Category Archives: heroin addiction

Everything you know about heroin addiction is wrong

Heroin, Dalrymple points out,

  • is not highly addictive.
  • Withdrawal from it is not medically serious.
  • Addicts do not become criminals to feed their habit.
  • Addicts do not need any medical assistance to stop taking heroin.

He notes that heroin addiction is

a moral or spiritual problem.

A literary tradition dating back to De Quincey and Coleridge,

and continuing up to the deeply sociopathic William Burroughs and beyond, has misled all Western societies for generations about the nature of heroin addiction. These writers’ self-dramatising and dishonest accounts of their addiction have been accepted uncritically, and have been more influential by far in forming public attitudes than the whole of pharmacological science.

As a result,

a self-serving, self-perpetuating and useless medical bureaucracy has been set up to deal with the problem.

Drug addiction is a condition invented by users and doctors

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Withdrawing from heroin is far from the titanic struggle of misery portrayed by the treatment industry, Dalrymple points out. Treatment for drug addiction is, in fact, a waste of time.

In heroin’s clutches

Chet Baker

Chet Baker

Dalrymple dislikes the implication that

in the relationship between a person and heroin, heroin is the active participant. It is the person who grips the heroin, not the other way round.

The status of heroin addict

is one that is sought after. Once achieved, it is not slavery or enchainment, it is a lack of anything considered important enough to give up for.

Heroin addiction

is another of the myriad ways of fulfilling the human urge to self-destruction.

Smack from the shrink

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Anna Kavan

The novelist Anna Kavan, writes Dalrymple,

was for many years dependent on Karl Theodor Bluth, a psychiatrist who had been an exile from Nazi Germany and came to live in England. She found in him a soul mate, and it was he who supplied her, legally, with her heroin, sometimes injecting her with it. Bluth was himself a writer, having published essays in Cyril Connolly’s Horizon and a book on the philosophy of Leibnitz.

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Anna Kavan, Portrait of Dr Karl Theodor Bluth, gouache on paper, c.1963

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Addiction to opiates is a pretend illness

Screen Shot 2015-12-16 at 09.00.01And, Dalrymple writes,

treatment of it is pretend rather than real treatment.

How and why

addicts came to lie to doctors, how and why doctors came to return the compliment, and how and why society swallowed the lies,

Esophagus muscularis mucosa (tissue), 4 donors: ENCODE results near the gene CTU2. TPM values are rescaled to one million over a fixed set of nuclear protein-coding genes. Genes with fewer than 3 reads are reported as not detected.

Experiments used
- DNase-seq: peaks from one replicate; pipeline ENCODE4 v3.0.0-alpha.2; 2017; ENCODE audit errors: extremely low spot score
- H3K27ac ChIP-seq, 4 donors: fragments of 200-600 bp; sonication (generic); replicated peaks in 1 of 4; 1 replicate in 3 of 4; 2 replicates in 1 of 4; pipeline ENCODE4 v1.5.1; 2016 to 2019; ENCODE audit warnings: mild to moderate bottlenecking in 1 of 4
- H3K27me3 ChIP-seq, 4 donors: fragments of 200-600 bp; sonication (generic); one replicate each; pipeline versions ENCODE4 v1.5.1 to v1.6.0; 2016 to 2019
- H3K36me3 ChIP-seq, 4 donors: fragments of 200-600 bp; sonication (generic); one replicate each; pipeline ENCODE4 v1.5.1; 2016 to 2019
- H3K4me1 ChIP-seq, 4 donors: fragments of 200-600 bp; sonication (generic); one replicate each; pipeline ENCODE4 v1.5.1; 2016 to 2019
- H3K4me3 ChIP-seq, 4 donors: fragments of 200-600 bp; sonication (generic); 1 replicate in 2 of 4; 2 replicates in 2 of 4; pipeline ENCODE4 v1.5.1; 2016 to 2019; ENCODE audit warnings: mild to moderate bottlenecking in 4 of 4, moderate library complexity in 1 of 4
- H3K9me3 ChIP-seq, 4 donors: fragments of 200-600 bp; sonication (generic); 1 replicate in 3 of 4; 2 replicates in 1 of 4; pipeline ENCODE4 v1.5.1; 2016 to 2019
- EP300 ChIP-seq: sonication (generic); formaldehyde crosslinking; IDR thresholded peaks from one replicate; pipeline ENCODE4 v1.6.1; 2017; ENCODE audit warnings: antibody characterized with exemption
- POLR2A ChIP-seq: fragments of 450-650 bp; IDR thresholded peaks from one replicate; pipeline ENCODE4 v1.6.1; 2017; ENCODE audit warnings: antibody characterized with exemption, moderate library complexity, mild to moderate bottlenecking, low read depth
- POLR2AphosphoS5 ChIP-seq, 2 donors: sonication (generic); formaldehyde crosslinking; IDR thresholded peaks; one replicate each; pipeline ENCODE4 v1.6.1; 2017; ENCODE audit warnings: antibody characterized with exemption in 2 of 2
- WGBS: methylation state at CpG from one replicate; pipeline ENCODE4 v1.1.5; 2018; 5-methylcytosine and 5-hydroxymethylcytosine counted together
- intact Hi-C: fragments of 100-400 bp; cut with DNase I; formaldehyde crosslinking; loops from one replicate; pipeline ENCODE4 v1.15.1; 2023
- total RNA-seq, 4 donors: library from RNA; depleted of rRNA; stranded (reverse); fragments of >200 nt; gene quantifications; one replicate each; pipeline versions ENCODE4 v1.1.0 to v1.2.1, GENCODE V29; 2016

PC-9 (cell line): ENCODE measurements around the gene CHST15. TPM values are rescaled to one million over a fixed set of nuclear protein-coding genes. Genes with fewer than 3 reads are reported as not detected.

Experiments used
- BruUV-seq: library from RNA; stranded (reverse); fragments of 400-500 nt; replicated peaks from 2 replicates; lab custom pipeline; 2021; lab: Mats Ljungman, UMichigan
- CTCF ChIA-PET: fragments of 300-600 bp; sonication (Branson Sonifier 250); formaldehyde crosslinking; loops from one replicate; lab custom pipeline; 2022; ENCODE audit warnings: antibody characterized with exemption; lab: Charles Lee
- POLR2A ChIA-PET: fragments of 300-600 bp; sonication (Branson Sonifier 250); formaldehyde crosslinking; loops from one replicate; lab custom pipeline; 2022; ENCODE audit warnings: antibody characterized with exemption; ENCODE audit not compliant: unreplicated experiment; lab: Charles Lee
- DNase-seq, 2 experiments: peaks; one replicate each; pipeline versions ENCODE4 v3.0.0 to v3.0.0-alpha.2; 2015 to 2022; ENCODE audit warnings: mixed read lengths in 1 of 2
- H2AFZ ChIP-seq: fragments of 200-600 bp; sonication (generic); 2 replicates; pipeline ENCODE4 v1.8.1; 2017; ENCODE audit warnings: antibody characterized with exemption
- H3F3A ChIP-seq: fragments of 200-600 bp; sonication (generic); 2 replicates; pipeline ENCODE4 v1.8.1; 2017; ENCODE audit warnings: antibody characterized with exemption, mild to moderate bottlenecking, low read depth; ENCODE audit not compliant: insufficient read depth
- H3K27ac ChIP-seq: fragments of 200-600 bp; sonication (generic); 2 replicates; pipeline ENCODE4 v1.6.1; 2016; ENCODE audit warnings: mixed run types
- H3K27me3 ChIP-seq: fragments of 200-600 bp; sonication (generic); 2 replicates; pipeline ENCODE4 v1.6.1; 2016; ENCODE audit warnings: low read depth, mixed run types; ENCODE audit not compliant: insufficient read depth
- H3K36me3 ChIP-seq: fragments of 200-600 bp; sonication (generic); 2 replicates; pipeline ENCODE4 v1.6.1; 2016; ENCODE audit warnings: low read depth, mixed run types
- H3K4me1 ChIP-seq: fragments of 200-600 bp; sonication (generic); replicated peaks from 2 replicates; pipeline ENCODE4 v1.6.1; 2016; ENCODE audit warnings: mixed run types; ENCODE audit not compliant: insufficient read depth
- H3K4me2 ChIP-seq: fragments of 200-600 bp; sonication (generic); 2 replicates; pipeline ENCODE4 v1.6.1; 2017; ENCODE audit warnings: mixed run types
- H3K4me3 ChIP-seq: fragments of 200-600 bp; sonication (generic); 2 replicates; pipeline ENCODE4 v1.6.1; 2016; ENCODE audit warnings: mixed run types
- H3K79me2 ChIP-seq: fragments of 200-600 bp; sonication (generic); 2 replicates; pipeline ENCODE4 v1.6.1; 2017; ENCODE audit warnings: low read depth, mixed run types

is explored in Romancing Opiates: Pharmacological Lies and the Addiction Bureaucracy, in which Dalrymple explains that

  • heroin is not highly addictive
  • withdrawal from it is not medically serious
  • addicts do not become criminals to feed their habit
  • addicts do not need any medical assistance to stop taking heroin
  • heroin addiction is a moral or spiritual problem.

OK, so they joined Isis. It could’ve happened to anybody

Screen Shot 2015-08-08 at 08.15.02Liberal intellectuals, writes Dalrymple,

want to divide humanity into the tiny minority of people with agency (perpetrators) and the vast majority without it (victims)—the latter requiring salvation by liberal intellectuals. The rich and powerful are perpetrators with agency; everyone else is a victim without agency.

Asked why they started taking heroin, addicts say they

fell in with the wrong crowd,

Screen Shot 2015-08-07 at 07.45.50passively,

as if by some kind of natural force.

Isis happens

A newspaper describes some ‘Portsmouth lads’ of Bangladeshi origin as ‘falling into Isis’s hands’.

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Victims of circumstance

The use of the word lads is intended to imply that there is nothing special or different about these young men. Its use is a manifestation of wishful or even magical thinking. The men fell into the hands of Isis as an apple falls to the ground by gravitational force. It could have happened to anybody, this going to Syria via Turkey to join a movement that delights in decapitation in the name of a religion—their religion. Joining Isis is like multiple sclerosis; it’s something that just happens to people.

The word fell

denies agency to the young men, as if they had no choice. They were victims of circumstance by virtue of their membership of a minority, for minorities are by definition victims without agency.

Withdrawal from opiates is a pretty trivial condition

Screen Shot 2014-06-22 at 12.38.48— certainly by comparison

with illnesses which most of us have experienced, or by comparison with withdrawal from other drugs.

Research has shown, says Dalrymple, that

medical treatment is not necessary for heroin addicts to abandon their habit, and many thousands do so without any medical intervention whatsoever.